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Climatic Change

, Volume 117, Issue 4, pp 951–960 | Cite as

The use of the land-sea warming contrast under climate change to improve impact metrics

  • Manoj M. Joshi
  • Andrew G. Turner
  • Chris Hope
Letter

Abstract

A favoured method of assimilating information from state-of-the-art climate models into integrated assessment models of climate impacts is to use the transient climate response (TCR) of the climate models as an input, sometimes accompanied by a pattern matching approach to provide spatial information. More recent approaches to the problem use TCR with another independent piece of climate model output: the land-sea surface warming ratio (φ). In this paper we show why the use of φ in addition to TCR has such utility. Multiple linear regressions of surface temperature change onto TCR and φ in 22 climate models from the CMIP3 multi-model database show that the inclusion of φ explains a much greater fraction of the inter-model variance than using TCR alone. The improvement is particularly pronounced in North America and Eurasia in the boreal summer season, and in the Amazon all year round. The use of φ as the second metric is beneficial for three reasons: firstly it is uncorrelated with TCR in state-of-the-art climate models and can therefore be considered as an independent metric; secondly, because of its projected time-invariance, the magnitude of φ is better constrained than TCR in the immediate future; thirdly, the use of two variables is much simpler than approaches such as pattern scaling from climate models. Finally we show how using the latest estimates of φ from climate models with a mean value of 1.6—as opposed to previously reported values of 1.4—can significantly increase the mean time-integrated discounted damage projections in a state-of-the-art integrated assessment model by about 15 %. When compared to damages calculated without the inclusion of the land-sea warming ratio, this figure rises to 65 %, equivalent to almost 200 trillion dollars over 200 years.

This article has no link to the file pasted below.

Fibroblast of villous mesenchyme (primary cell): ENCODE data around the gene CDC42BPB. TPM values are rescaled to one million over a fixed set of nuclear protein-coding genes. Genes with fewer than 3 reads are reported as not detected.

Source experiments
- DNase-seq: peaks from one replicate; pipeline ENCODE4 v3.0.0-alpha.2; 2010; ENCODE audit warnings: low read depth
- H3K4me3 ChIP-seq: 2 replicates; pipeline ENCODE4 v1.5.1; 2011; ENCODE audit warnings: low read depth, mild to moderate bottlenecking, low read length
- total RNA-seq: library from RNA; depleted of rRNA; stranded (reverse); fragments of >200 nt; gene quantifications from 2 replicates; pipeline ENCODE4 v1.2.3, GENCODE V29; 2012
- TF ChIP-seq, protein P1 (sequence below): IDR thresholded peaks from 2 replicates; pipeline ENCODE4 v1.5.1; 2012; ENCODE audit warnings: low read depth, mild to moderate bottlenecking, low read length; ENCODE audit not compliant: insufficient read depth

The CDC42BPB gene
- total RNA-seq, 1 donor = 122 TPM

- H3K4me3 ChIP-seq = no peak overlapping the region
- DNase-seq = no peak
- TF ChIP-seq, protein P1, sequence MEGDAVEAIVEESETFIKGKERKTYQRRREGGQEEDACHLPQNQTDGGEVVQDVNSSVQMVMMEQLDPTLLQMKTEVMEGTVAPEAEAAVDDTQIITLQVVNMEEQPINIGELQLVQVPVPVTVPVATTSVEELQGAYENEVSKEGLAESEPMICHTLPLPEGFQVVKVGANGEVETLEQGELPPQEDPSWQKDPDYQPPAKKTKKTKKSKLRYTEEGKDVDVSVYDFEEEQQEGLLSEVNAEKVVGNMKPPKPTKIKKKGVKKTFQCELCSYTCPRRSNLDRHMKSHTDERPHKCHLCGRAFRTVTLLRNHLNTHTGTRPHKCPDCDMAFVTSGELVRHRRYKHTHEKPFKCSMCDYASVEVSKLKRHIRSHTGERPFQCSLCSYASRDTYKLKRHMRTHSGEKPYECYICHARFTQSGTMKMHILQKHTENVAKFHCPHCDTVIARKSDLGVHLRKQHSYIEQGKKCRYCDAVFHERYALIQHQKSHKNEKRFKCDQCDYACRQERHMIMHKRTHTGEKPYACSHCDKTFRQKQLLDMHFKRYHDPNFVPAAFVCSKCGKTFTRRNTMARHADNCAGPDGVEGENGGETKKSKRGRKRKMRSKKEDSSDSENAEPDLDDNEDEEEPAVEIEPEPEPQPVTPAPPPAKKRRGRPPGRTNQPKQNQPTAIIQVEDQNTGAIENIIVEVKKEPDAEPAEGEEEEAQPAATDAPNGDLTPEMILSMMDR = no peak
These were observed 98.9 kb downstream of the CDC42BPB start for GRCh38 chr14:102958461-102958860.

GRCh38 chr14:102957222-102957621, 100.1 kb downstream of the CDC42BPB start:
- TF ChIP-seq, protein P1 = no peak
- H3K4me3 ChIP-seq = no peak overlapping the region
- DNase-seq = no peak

Keywords

CMIP3 Model Integrate Assessment Model Surface Temperature Change PAGE09 Model CMIP3 Ensemble 
These keywords were added by machine and not by the authors. This process is experimental and the keywords may be updated as the learning algorithm improves.

Notes

Acknowledgements

AT is supported by a NERC Postdoctoral Fellowship, grant NE/H015655/1. We would like to thank D. Frame and R. Warren for useful discussions. We acknowledge the modelling groups, the PCMDI and the WCRP’s Working Group on Coupled Modelling (WGCM) for their roles in making available the WCRP CMIP3 multi-model dataset. Support of this dataset is provided by the Office of Science, U.S. Department of Energy.

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Copyright information

© Springer Science+Business Media Dordrecht 2013

Authors and Affiliations

  • Manoj M. Joshi
    • 1
  • Andrew G. Turner
    • 2
  • Chris Hope
    • 3
  1. 1.Climatic Research Unit and Tyndall Centre for Climate Change Research, School of Environmental SciencesUniversity of East AngliaNorwichUK
  2. 2.NCAS ClimateUniversity of ReadingReadingUK
  3. 3.Judge Business SchoolUniversity of CambridgeCambridgeUK

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